Safeco also argued that the continuous trigger theory was inappropriate for first party policies, and cited cases applying the manifestation trigger, which is the trigger rule that has been used by most courts in first party property cases. The Seventh Circuit disagreed with Safeco, found that the continuous trigger theory applied, and also determined that the argument was moot because even if manifestation was the proper trigger, the damage did not manifest until the Safeco policy incepted.
Safeco further argued that the district court erred in creating coverage through estoppel by finding that Safeco could not rely on the exclusions in the policy because the policy was not delivered until after the damages were discovered. The Seventh Circuit affirmed the district court’s decision, stating that estoppel was not the basis for the decision, rather, the exclusions were simply not part of the agreement until the policy was delivered. This begs the question of how the insureds could rely on an agreement and sue based on breach of contract if the agreement was not in place until the time of delivery.
With respect to bad faith, Safeco did not appeal the district court’s factual findings that Safeco ‘s review of the Millers’ claim was “cursory at best,” but only appealed based on the following points being “fairly debatable”:
- Safeco should have been allowed to rely on policy exclusions despite delivery of the policy after damages were discovered
- Damage preexisted the policy period, implicating trigger issues
- The Millers’ 4-month delay in notifying Safeco of the claim violated the policy’s prompt notice provision
The Seventh Circuit disagreed with all points raised by Safeco, and found that Safecos’ denial of the claim rested on rather “dubious justifications.” Importantly, the Seventh Circuit stated,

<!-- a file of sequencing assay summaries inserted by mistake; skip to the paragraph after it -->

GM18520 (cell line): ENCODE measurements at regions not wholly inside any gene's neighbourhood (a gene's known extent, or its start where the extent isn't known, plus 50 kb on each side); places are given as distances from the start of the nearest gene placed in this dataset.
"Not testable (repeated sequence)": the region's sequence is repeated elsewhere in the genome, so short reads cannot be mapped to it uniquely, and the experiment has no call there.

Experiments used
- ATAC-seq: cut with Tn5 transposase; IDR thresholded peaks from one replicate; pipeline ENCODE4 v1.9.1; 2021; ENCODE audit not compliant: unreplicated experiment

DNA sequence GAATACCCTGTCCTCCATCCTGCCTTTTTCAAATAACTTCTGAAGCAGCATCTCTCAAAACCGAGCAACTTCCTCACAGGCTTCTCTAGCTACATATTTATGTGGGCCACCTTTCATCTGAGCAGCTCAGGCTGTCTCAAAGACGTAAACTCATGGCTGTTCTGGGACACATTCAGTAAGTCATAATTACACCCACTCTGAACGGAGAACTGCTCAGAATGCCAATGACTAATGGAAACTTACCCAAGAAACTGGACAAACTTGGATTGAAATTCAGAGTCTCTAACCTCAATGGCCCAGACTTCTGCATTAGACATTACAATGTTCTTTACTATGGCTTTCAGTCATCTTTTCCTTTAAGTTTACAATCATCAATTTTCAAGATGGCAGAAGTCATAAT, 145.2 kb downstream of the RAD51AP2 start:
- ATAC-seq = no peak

Safeco never showed where it ever actually relied on the exclusions. Safeco cluttered the claim file with language from the exclusions but that didn’t mean it reasonably investigated or considered their applicability. Indeed, the court considered it rather iniquitous for Safeco . . . to rely upon bases that were not fairly considered or reasonably asserted as reasons for denying the claim. Given that Safeco does not show where the district court erred in debunking its reasons for denying the Millers’ claim, we have no basis for finding the coverage issue fairly debatable.
Id. at *16.
Although this decision appears to be contrary to the weight of authority on the issues presented, it demonstrates that insurers can benefit from ensuring and documenting delivery of a policy, a thorough investigation of a reported loss, documentation of the investigation in the claim file, and if denial is appropriate, a carefully reasoned denial letter. On a complicated claim such as the one in Miller, insurers can benefit from having a denial letter drafted or reviewed by counsel.